Jackie Glass: 5 Fast Facts You Need to Know

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Getty Judge Jackie Glass presided over O.J. Simpson's Las Vegas robbery trial.

Retired Judge Jackie Glass presided over O.J. Simpson’s 2008 Las Vegas robbery trial. She is featured in the new A&E documentary about the case, O.J.: Guilty in Vegas. Since retiring in 2011, the 61-year-old Glass has hosted a TV show and now works for a resolution management firm in Las Vegas.

The Simpson robbery case began on September 13, 2007, when Simpson and a group of other men broke into a Palace Station hotel room in Las Vegas. They were there to steal memorabilia from Bruce Fromong, a sports memorabilia dealer who testified that he was robbed at gunpoint. Three days later, Simpson was arrested and held without bail. Although he admitted his role in the robbery, he denied that anyone involved carried a weapon.

On October 3, 2008, Simpson was found guilty of 10 charges related to the robbery. Two months later, he was sentenced to 33 years and was eligible for parole after nine years, although the other men involved in the case were only sentenced to probation. On July 20, 2017, Simpson was granted parole and could be released as soon as October 1, 2017.

Glass presided over the jury trial. She also participated in another Simpson documentary, O.J. Simpson Chasing Freedom, which aired in July. She was included in the Oscar-winning O.J.: Made In America through archival footage.

Here’s what you need to know about Glass’ career and what she’s said about O.J. Simpson.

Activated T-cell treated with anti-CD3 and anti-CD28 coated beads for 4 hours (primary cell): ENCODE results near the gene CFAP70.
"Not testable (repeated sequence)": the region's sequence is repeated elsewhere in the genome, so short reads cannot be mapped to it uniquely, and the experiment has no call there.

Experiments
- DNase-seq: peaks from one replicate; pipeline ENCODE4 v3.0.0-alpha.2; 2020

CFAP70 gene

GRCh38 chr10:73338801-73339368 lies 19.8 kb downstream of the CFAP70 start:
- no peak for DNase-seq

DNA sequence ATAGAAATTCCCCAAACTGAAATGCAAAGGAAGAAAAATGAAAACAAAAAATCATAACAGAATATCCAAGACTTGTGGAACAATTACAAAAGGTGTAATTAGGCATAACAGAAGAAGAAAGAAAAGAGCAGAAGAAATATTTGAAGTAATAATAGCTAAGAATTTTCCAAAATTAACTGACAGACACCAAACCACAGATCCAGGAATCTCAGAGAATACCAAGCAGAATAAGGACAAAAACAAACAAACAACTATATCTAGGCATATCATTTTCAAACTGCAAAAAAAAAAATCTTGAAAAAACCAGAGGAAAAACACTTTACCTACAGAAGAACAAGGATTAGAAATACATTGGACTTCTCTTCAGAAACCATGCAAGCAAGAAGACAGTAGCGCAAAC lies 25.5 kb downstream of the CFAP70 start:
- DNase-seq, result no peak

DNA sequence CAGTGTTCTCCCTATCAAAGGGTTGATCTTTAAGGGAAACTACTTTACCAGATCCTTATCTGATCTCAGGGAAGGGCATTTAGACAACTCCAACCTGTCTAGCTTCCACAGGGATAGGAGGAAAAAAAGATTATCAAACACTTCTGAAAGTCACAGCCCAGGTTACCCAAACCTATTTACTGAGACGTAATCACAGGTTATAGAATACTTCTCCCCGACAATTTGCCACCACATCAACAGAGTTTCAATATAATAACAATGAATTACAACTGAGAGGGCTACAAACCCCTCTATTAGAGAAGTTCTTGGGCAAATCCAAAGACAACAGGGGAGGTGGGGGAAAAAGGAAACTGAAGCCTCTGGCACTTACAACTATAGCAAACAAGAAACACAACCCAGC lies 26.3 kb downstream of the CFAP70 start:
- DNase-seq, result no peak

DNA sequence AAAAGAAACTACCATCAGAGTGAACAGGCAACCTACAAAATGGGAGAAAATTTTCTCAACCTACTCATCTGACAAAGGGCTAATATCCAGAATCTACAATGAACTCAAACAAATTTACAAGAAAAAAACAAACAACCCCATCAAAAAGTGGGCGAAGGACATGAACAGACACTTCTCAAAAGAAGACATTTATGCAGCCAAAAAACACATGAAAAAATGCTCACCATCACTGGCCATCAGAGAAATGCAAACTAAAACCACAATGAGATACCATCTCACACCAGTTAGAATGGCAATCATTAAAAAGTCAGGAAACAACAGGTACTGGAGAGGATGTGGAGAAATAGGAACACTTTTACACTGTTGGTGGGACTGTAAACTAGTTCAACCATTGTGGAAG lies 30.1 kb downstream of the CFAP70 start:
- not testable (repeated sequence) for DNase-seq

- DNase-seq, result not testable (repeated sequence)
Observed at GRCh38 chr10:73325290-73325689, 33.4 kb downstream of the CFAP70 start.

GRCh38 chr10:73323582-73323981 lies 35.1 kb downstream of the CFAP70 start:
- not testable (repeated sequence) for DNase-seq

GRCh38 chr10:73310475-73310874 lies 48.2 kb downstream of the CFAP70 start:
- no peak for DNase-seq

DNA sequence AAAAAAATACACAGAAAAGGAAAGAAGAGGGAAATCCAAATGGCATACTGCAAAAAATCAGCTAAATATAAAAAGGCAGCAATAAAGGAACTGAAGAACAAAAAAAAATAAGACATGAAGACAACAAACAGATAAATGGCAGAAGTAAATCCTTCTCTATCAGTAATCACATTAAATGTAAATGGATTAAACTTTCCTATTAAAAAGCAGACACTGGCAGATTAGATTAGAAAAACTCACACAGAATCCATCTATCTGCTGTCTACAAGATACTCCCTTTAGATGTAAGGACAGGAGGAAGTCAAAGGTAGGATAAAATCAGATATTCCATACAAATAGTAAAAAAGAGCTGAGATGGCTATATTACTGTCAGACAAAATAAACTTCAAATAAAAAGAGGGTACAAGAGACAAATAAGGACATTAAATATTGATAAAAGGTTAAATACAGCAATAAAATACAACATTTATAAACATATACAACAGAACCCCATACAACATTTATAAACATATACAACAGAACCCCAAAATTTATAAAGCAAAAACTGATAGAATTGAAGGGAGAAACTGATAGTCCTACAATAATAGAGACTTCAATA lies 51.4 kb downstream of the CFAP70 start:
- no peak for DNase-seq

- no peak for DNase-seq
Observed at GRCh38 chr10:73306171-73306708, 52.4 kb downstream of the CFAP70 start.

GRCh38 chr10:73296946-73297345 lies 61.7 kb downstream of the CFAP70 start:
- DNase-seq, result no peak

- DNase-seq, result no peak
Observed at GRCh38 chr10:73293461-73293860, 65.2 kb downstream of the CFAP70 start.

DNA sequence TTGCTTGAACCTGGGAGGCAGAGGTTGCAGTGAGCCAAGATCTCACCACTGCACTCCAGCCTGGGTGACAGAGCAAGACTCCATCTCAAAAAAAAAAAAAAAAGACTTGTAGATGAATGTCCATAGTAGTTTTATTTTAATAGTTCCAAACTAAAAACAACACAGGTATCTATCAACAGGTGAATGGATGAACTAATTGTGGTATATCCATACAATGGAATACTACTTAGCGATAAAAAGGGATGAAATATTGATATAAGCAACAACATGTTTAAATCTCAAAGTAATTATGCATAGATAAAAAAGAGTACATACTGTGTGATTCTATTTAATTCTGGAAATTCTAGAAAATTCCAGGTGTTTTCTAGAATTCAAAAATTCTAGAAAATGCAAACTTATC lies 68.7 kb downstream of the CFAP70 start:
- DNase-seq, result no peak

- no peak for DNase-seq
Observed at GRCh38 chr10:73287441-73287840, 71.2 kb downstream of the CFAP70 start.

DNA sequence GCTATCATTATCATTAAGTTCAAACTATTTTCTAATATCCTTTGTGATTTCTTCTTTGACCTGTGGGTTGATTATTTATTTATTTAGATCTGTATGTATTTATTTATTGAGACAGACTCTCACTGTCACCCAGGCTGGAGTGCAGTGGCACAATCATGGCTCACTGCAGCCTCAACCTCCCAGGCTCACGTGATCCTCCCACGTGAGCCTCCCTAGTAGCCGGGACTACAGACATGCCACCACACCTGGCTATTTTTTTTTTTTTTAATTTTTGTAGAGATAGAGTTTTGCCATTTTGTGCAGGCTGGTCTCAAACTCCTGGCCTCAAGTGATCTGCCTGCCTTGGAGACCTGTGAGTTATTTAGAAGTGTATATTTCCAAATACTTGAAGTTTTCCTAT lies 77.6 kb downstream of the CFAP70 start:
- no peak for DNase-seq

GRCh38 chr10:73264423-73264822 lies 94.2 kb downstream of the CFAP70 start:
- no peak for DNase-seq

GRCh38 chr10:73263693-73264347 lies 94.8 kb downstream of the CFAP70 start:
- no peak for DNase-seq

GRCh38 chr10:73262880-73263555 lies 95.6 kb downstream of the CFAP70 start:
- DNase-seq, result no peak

1. Glass Had a Reputation for Delivering Tough Sentences & Gave Simpson a Sentence 15 Years Longer Than What the State Recommended

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GettyJudge Jackie Glass served as a Clark County judge until 2011.

Glass built a reputation as a tough, no-nonsense judge who handed out heavy sentences, the Associated Press reported before she sentenced Simpson in December 2008.

“I think she’s one of the tougher sentencing judges,” attorney Michael Cristalli told the AP at the time. “I don’t think there’s much contention about that.”

Glass showed that she had no desire to be lenient towards Simpson during the trial. She once accused him of “arrogance or ignorance or both” and doubled his bail to $250,00 after he broke the rules of his release. She refused to let Simpson and co-defendant Clarence “C.J.” Stewart appear in street clothes at one hearing, forcing them to wear jail outfits instead.

When it came to sentencing Simpson, she did not treat him lightly. Even though the state parole agency suggested Simpson get at least 18 years in prison. The New York Times reports that prosecutors said they were seeking sentences of at least six years.

But Glass ignored these suggestions. Simpson’s maximum sentence was 33 years in prison and he wasn’t eligible for parole for nine years. Stewart, the only other member of Simpson’s group not to take a plea deal, was sentenced to 7.5 to 27 years. Stewart later took a plea deal and was released in January 2011.

2. Glass Said What She Learned From Simpson’s Murder Case Is You Have to Keep Control of the Courtroom

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GettyGlass was a broadcast journalist before becoming a lawyer.

In a 2014 interview with Vegas Seven, Glass said she closely watched Simpson’s 1995 murder trial in the deaths of Nicole Brown and Ronald Goldman. She said the one thing she learned while closely watching the trial was that she couldn’t lose control of the courtroom.

“[Simpson’s] lawyers, when they appealed Simpson’s guilty verdict in Clark County, sent video of me to the Nevada Supreme Court, because [they said] I was just so mean to them. I wasn’t mean; I was in control,” Glass said. “They knew I was that way from the first time I got assigned that case. I would have the lawyers in to do regular status checks, so that I could keep them on the schedule. I had to continue it once, but I wanted to hold firm to that trial date. So they got to know my personality long before the trial.”